in leadership,Leadership Rules. 4 Comments

“Learn to say no to the good so you can say yes to the best.”  - John C. Maxwell

I love this quote, but I struggle constantly with implementing it. It makes total sense, but as a persuader, my leadership style is to include and to invite more and more into the conversation and the huddle. I have a hard time saying no, because for me that feels like I am excluding someone. I’ve learned how to do this, but it still goes against my natural leadership style.

But as leaders, we have to be willing to say no in order for our time and energy to be spent on the things that only we can do, as well as the few ideas or projects that will end up being the “best.”

Reality is, the more influence you gain, and the more your organization grows, the harder it is to say no to the good. And with more influence, you have more opportunities. With more and more opportunities, the more we have to make decisions on what we will focus on and where we will expend our time, energy and resources.

The key is to know what you do really well. The areas you are great. Spend your time and energy on those things. Be focused. Give up on trying to do everything. On trying to be all things to all people.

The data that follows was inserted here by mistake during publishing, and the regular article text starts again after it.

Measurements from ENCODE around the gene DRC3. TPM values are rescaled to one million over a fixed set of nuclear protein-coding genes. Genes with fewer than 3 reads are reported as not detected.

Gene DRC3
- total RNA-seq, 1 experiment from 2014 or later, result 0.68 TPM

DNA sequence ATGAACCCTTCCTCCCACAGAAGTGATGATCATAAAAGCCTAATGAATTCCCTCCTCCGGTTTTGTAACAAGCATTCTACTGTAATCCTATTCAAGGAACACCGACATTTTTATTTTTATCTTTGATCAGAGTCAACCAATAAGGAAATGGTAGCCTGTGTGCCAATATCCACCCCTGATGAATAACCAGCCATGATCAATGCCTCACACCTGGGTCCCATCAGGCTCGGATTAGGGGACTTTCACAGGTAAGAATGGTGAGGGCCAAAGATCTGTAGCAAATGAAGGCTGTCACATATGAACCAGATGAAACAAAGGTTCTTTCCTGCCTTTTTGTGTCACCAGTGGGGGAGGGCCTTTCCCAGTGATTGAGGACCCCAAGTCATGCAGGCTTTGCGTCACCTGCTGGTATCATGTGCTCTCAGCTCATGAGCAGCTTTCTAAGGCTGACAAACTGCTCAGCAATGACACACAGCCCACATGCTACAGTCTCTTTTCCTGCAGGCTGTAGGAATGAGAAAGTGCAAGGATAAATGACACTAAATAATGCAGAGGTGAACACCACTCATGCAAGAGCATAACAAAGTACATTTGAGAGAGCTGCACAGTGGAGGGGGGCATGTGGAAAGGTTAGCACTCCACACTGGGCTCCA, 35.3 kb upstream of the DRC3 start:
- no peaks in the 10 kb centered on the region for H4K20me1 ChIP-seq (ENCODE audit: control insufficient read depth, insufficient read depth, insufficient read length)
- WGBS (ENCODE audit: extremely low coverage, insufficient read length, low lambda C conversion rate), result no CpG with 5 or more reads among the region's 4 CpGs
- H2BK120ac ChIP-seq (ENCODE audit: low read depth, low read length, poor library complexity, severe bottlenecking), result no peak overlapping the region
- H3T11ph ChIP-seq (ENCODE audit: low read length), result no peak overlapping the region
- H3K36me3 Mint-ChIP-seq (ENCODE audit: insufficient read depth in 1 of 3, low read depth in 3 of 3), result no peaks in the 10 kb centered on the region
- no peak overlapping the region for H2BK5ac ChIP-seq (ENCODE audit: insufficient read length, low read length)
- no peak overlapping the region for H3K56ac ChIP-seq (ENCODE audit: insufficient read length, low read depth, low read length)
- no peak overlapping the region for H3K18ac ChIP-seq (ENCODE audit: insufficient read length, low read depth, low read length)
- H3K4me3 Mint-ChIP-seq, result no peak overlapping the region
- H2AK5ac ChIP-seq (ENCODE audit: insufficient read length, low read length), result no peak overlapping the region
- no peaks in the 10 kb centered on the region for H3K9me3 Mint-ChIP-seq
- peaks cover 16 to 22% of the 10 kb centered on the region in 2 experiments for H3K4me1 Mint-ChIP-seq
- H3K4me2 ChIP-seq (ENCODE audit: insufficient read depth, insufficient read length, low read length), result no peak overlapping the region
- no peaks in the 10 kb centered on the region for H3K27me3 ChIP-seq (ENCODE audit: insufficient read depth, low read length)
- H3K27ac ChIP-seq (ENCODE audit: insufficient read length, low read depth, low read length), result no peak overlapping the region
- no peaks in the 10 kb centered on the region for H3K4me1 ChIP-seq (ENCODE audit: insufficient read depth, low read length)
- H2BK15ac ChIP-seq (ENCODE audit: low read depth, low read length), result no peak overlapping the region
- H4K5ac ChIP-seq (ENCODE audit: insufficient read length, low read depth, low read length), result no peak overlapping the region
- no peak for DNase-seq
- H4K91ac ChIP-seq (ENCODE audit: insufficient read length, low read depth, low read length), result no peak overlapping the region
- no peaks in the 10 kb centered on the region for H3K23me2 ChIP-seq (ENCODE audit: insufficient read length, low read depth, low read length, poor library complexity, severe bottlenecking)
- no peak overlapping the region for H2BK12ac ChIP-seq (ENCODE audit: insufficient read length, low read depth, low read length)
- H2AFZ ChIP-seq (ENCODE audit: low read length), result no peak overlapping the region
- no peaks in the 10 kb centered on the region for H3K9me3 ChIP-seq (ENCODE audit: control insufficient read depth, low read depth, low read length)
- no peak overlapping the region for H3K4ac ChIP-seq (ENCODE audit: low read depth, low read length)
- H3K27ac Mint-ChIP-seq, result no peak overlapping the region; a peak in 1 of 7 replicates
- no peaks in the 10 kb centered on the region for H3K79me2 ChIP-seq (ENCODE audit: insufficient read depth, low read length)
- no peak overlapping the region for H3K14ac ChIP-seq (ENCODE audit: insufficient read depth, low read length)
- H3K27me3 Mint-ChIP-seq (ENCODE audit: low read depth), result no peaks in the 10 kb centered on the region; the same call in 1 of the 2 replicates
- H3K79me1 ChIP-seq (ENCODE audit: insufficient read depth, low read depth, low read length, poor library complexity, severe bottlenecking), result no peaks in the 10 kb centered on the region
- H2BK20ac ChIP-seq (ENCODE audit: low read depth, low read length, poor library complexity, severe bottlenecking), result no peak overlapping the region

Remember, saying no doesn’t mean you don’t like someone or something. It’s not personal. You have to be disciplined and focused on a few things to be great.

11 New Books I Highly Recommend

Here are a few new leadership books from friends that I highly recommend:

1. Yes or No- by Jeff Shinabarger

2. Unstoppable- by Christine Caine

3. Row for Freedom- by Julia Immonen

4. The Best Yes- by Lysa TerKeurst 

5. Overrated- by Eugene Cho

6. Be the Message- by Kerry Shook 

7. Jesus Prom- by Jon Weece

8. Addicted to Busy- by Brady Boyd

9. Life with a Capital L- by Matt Heard

10. The Sticky Faith Guide For Your Family- by Kara Powell

11. Life on Mission- by Aaron Coe